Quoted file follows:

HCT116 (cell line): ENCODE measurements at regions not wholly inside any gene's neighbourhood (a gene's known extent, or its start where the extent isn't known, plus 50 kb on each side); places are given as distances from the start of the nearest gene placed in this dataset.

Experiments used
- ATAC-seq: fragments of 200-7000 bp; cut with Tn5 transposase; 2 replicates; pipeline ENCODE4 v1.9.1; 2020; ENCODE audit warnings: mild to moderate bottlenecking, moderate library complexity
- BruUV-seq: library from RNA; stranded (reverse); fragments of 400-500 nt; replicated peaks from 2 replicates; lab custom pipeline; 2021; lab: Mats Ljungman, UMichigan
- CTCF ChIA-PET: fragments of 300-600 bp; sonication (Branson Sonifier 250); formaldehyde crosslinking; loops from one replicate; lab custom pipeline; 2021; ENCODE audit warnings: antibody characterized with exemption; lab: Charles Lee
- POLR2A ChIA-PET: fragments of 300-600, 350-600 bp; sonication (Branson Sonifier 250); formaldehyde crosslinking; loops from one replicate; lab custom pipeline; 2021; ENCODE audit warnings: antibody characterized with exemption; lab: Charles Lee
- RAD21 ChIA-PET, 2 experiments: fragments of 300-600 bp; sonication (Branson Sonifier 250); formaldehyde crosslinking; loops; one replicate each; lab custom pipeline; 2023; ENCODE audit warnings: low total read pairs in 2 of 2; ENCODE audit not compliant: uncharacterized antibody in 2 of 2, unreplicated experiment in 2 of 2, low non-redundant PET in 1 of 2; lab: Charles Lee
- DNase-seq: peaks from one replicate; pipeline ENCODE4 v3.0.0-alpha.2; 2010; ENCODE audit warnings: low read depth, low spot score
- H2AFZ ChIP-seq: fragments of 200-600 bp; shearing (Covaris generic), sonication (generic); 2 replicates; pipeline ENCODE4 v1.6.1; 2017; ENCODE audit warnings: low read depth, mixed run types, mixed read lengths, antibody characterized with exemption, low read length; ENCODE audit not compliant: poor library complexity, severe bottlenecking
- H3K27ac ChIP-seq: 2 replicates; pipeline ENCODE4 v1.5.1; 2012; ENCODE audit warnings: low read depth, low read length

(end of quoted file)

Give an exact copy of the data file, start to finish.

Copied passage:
HCT116 (cell line): ENCODE measurements at regions not wholly inside any gene's neighbourhood (a gene's known extent, or its start where the extent isn't known, plus 50 kb on each side); places are given as distances from the start of the nearest gene placed in this dataset.

Experiments used
- ATAC-seq: fragments of 200-7000 bp; cut with Tn5 transposase; 2 replicates; pipeline ENCODE4 v1.9.1; 2020; ENCODE audit warnings: mild to moderate bottlenecking, moderate library complexity
- BruUV-seq: library from RNA; stranded (reverse); fragments of 400-500 nt; replicated peaks from 2 replicates; lab custom pipeline; 2021; lab: Mats Ljungman, UMichigan
- CTCF ChIA-PET: fragments of 300-600 bp; sonication (Branson Sonifier 250); formaldehyde crosslinking; loops from one replicate; lab custom pipeline; 2021; ENCODE audit warnings: antibody characterized with exemption; lab: Charles Lee
- POLR2A ChIA-PET: fragments of 300-600, 350-600 bp; sonication (Branson Sonifier 250); formaldehyde crosslinking; loops from one replicate; lab custom pipeline; 2021; ENCODE audit warnings: antibody characterized with exemption; lab: Charles Lee
- RAD21 ChIA-PET, 2 experiments: fragments of 300-600 bp; sonication (Branson Sonifier 250); formaldehyde crosslinking; loops; one replicate each; lab custom pipeline; 2023; ENCODE audit warnings: low total read pairs in 2 of 2; ENCODE audit not compliant: uncharacterized antibody in 2 of 2, unreplicated experiment in 2 of 2, low non-redundant PET in 1 of 2; lab: Charles Lee
- DNase-seq: peaks from one replicate; pipeline ENCODE4 v3.0.0-alpha.2; 2010; ENCODE audit warnings: low read depth, low spot score
- H2AFZ ChIP-seq: fragments of 200-600 bp; shearing (Covaris generic), sonication (generic); 2 replicates; pipeline ENCODE4 v1.6.1; 2017; ENCODE audit warnings: low read depth, mixed run types, mixed read lengths, antibody characterized with exemption, low read length; ENCODE audit not compliant: poor library complexity, severe bottlenecking
- H3K27ac ChIP-seq: 2 replicates; pipeline ENCODE4 v1.5.1; 2012; ENCODE audit warnings: low read depth, low read length